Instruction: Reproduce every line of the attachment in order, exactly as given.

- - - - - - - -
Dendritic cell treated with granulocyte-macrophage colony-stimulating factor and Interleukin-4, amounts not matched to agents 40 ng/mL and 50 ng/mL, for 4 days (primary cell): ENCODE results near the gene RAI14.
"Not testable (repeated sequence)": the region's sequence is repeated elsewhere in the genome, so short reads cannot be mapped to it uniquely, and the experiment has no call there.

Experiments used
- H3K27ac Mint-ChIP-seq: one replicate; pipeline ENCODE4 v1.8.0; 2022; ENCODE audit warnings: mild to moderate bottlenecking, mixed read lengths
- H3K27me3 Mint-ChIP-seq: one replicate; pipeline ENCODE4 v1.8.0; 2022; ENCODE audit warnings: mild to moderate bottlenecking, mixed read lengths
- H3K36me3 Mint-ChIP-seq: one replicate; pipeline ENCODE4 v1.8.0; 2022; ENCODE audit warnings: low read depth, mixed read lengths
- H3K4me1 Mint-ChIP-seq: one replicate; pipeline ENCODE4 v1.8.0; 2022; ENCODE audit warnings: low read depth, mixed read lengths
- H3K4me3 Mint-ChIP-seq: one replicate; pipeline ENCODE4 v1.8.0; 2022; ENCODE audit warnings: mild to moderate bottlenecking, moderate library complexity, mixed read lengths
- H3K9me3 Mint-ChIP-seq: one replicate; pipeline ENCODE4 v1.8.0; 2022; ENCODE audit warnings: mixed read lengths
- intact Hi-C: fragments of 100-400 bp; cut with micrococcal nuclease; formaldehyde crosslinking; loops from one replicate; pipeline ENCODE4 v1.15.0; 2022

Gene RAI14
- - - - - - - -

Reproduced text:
Dendritic cell treated with granulocyte-macrophage colony-stimulating factor and Interleukin-4, amounts not matched to agents 40 ng/mL and 50 ng/mL, for 4 days (primary cell): ENCODE results near the gene RAI14.
"Not testable (repeated sequence)": the region's sequence is repeated elsewhere in the genome, so short reads cannot be mapped to it uniquely, and the experiment has no call there.

Experiments used
- H3K27ac Mint-ChIP-seq: one replicate; pipeline ENCODE4 v1.8.0; 2022; ENCODE audit warnings: mild to moderate bottlenecking, mixed read lengths
- H3K27me3 Mint-ChIP-seq: one replicate; pipeline ENCODE4 v1.8.0; 2022; ENCODE audit warnings: mild to moderate bottlenecking, mixed read lengths
- H3K36me3 Mint-ChIP-seq: one replicate; pipeline ENCODE4 v1.8.0; 2022; ENCODE audit warnings: low read depth, mixed read lengths
- H3K4me1 Mint-ChIP-seq: one replicate; pipeline ENCODE4 v1.8.0; 2022; ENCODE audit warnings: low read depth, mixed read lengths
- H3K4me3 Mint-ChIP-seq: one replicate; pipeline ENCODE4 v1.8.0; 2022; ENCODE audit warnings: mild to moderate bottlenecking, moderate library complexity, mixed read lengths
- H3K9me3 Mint-ChIP-seq: one replicate; pipeline ENCODE4 v1.8.0; 2022; ENCODE audit warnings: mixed read lengths
- intact Hi-C: fragments of 100-400 bp; cut with micrococcal nuclease; formaldehyde crosslinking; loops from one replicate; pipeline ENCODE4 v1.15.0; 2022

Gene RAI14